Taking Idiocy Seriously
Oct 17, 2011, Vol. 17, No. 05 • By WILLIAM KRISTOL
Judging by the incoherence of their agenda and the relatively small number of participants, you could say the Occupy Wall Street protesters aren’t serious. Their spirit is captured in this anecdote from New York’s Zuccotti Park, reported in the New York Times: “One woman gave a pep talk to what looked like a new recruit. ‘It’s about taking down systems, it doesn’t matter what you’re protesting,’ she said. ‘Just protest.’ ”
Signs of the times
“Just protest.” As we said: not serious. Even idiotic.
Occupy Wall Street may peter out and have no lasting significance whatsoever. And the respectful coverage by some in the media, the earnest attempts by bien-pensant commentators to guide the protesters to a coherent policy agenda, the evident nostalgia of Baby Boomers for the palmy days of their youth in the ’60s, the painful envy on the left of the success of the Tea Party—it’s all somewhat comical.
However: In politics, sometimes you have to take idiocy seriously. The complaints in the ’60s against life in oppressive Amerika were childish. The nuclear freeze movement of the early ’80s was foolish. The anti-Iraq war movement of a few years ago was both silly (“Bush lied, people died”) and disgraceful (“General Betray Us”). But movements can have political impact even if they aren’t worth much morally or intellectually or even numerically. And while one would hope the main effect of such flaky movements would be to discredit their allies, it doesn’t always work out that way. “General Betray Us” did not, for instance, prevent a big Democratic win in 2008.
Speaking of that win, we would note that Occupy Wall Street has a huge practical problem: the man who now occupies the White House. The president of the United States is Barack Hussein Obama (he’s suddenly taken to stressing his middle name, as he rallies his troops for 2012 by reminding his supporters how allegedly courageous it was for them to support him in 2008). It’s as if John Kennedy had been a first-term president in 1967, running for reelection. The New Left surely would have had a tougher time mobilizing against Kennedy than it did against Lyndon Baines Johnson. The reaction to the protests by the liberal wing of the Democratic party would have been more mixed, the “movement” would have had more difficulty taking off, and the New Left’s ascendancy over the next few years would have been more problematic.
Still, the fact that Obama is in the White House doesn’t guarantee that the protests fizzle. Nor is their silliness a guarantee of impotence or insignificance.
How should conservatives react? Our shorthand advice would be to follow the example of Reagan more than that of Nixon. Nixon succeeded in mobilizing middle America against the spoiled rich kids protesting—but in policy terms Nixon as president made concessions to the left, and failed to advance any sort of bold conservative policy or political agenda.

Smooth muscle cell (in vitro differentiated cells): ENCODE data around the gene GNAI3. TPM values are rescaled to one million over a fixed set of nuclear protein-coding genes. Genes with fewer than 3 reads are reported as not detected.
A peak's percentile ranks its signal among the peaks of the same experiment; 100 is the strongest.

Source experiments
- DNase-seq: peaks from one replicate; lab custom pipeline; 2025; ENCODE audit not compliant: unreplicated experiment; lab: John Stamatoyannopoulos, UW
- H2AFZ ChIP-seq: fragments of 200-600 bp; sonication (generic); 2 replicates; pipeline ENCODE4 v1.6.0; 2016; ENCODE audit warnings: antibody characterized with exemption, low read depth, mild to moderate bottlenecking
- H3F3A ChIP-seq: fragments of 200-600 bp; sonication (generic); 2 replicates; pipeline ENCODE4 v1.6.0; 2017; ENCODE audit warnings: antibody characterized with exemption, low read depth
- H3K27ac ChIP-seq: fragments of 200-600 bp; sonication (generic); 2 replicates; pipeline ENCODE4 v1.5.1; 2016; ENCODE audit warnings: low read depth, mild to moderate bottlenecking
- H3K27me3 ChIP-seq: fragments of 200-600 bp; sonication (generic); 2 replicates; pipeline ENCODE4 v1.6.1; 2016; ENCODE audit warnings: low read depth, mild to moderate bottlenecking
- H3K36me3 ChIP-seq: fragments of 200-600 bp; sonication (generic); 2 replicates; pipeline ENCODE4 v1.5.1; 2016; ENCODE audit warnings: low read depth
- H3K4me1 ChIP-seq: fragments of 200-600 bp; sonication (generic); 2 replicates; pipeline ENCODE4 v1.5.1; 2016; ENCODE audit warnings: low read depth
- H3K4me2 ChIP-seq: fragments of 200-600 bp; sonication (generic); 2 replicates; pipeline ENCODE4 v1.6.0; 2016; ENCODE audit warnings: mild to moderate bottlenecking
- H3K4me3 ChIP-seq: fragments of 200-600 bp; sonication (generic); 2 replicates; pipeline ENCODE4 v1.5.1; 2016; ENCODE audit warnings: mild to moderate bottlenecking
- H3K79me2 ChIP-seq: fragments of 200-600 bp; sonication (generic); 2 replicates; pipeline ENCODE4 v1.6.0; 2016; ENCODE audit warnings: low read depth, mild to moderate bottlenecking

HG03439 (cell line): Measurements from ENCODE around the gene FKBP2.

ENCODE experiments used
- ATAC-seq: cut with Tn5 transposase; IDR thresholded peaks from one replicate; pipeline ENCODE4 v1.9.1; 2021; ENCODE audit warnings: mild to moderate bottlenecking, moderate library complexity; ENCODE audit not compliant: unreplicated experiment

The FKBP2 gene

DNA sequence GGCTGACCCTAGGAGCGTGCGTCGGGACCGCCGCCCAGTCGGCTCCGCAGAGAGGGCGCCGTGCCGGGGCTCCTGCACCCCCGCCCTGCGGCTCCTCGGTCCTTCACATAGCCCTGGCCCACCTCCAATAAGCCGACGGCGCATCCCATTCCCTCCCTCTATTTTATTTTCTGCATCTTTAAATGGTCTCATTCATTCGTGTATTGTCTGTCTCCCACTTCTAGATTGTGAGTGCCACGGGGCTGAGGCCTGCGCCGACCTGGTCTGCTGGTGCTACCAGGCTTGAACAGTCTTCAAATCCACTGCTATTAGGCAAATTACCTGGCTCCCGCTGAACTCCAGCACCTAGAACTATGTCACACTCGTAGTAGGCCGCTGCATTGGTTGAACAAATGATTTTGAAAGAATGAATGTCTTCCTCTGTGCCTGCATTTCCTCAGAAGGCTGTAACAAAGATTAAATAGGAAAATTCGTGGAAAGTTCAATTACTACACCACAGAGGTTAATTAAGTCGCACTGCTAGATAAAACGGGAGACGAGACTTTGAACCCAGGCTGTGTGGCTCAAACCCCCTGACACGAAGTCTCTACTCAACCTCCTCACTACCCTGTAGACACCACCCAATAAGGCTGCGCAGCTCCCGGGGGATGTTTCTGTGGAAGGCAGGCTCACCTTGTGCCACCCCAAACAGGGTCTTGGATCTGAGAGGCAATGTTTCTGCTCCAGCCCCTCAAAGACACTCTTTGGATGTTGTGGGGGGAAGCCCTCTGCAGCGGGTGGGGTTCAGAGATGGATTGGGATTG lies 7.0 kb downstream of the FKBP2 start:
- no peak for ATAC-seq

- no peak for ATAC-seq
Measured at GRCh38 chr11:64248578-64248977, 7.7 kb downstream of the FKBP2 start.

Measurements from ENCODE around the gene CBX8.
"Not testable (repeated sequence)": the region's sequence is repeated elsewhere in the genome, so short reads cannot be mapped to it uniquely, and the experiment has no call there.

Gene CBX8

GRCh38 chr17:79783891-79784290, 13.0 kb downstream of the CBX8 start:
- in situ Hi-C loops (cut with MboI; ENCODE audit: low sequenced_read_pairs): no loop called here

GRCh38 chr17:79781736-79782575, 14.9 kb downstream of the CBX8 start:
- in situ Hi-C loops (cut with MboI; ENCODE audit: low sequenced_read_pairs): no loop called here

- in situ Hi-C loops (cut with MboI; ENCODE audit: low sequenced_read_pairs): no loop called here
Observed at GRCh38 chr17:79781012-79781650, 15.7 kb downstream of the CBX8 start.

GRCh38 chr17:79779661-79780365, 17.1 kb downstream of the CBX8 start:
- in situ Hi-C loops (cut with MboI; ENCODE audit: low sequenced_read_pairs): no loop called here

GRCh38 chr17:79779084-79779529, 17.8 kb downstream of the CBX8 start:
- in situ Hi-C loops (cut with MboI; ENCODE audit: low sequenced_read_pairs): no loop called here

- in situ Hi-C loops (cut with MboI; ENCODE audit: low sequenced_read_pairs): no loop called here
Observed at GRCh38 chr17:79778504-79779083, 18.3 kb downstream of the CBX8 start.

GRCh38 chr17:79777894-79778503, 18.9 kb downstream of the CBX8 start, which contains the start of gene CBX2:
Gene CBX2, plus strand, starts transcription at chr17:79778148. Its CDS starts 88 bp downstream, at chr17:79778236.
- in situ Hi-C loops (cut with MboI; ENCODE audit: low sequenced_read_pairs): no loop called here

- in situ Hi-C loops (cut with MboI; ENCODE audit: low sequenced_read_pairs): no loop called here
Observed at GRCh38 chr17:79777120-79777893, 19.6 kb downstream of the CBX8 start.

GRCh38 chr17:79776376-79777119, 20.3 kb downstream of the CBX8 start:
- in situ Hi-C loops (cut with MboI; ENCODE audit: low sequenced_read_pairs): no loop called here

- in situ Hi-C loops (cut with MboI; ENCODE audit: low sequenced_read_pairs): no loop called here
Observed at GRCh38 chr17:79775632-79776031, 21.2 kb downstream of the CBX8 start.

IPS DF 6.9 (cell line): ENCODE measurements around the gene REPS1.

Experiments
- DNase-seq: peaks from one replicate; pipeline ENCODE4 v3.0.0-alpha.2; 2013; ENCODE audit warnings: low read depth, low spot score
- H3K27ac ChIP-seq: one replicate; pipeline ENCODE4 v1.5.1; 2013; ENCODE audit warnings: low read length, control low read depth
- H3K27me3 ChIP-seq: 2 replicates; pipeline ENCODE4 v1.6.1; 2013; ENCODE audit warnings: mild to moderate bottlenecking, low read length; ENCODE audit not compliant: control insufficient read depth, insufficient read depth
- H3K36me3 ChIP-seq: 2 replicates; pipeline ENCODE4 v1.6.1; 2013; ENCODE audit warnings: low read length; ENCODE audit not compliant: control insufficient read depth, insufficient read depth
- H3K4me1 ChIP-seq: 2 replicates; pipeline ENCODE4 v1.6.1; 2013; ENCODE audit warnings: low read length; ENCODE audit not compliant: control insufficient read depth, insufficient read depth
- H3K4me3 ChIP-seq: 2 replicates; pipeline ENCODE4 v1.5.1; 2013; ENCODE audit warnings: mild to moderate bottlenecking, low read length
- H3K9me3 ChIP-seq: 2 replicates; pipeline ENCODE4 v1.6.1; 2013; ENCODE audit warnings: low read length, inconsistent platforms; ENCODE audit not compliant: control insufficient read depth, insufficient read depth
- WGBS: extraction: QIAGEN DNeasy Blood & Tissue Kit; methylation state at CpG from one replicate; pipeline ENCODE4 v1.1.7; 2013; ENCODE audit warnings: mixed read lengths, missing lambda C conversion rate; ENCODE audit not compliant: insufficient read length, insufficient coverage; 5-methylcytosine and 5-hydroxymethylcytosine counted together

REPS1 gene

Reagan, by contrast, channeled discontent with the status quo into a conservative agenda of big reform. His alternative to left-wing economic demagoguery wasn’t the status quo, it was the Kemp-Roth tax cuts and then tax simplification. His alternative to the left’s critique of big-government, interest-group liberalism was a thorough critique of the pathologies of the liberal welfare state. His response to the nuclear freeze movement was not to defend Mutual Assured Destruction, it was SDI.
As for the George W. Bush administration, it had elements of both Nixon and Reagan—but went mostly into a defensive crouch in its second term before the antiwar onslaught, with the notable and admirable exception of the surge in Iraq.
A surge is in fact the way to go—an intellectual, policy, and political countersurge to both the Obama administration and to Occupy Wall Street. The protesters don’t like crony capitalism? Offer bold proposals to reform it. They don’t like Wall Street? Conservatives should offer policies to benefit Main Street and seek to curb Wall Street abuses. The protesters don’t like the glorification of money? Nor do conservatives, who put God, country, and family before business, and who respect the military, churches, active citizens, and stay-at-home moms more than bond traders (no offense, bond traders!).
Is anyone in the GOP up for a Reaganite agenda? There are some prominent Republicans whose records in office suggest they could be effective carriers of the torch—Mitch Daniels, Chris Christie, Paul Ryan, Marco Rubio, Jeb Bush, Mike Pence, and Jim DeMint, to name a few. None of them has chosen to try to fill Reagan’s shoes in 2012. Mitt Romney, leading the presidential pack, is (understandably) playing it safe—running the 1980 George H.W. Bush campaign without a Reagan to compete against him while the other candidates seem to be playing the roles of John Connally, Phil Crane, Harold Stassen, and John Anderson.
Meanwhile, the Republican leadership in the House is bogged down (understandably) in managing its own fractious caucus, and in tactical battles with President Obama. The Republicans in the Senate are even more preoccupied with skirmishes with Harry Reid. Has any big idea emerged from the Hill since Paul Ryan’s budget? Has the presidential campaign had a single memorable speech—or even a memorable soundbite?
There is still time. And the fecklessness of the Obama administration, and the idiocy of the left, may mean that conservatives can get away with playing prevent defense over the next year. But the Wall Street protests serve as a useful reminder of the volatile and unpredictable nature of politics at a moment like this—and a reminder that it’s generally better to be on offense.
When you’re on offense, though, it helps to have a quarterback.
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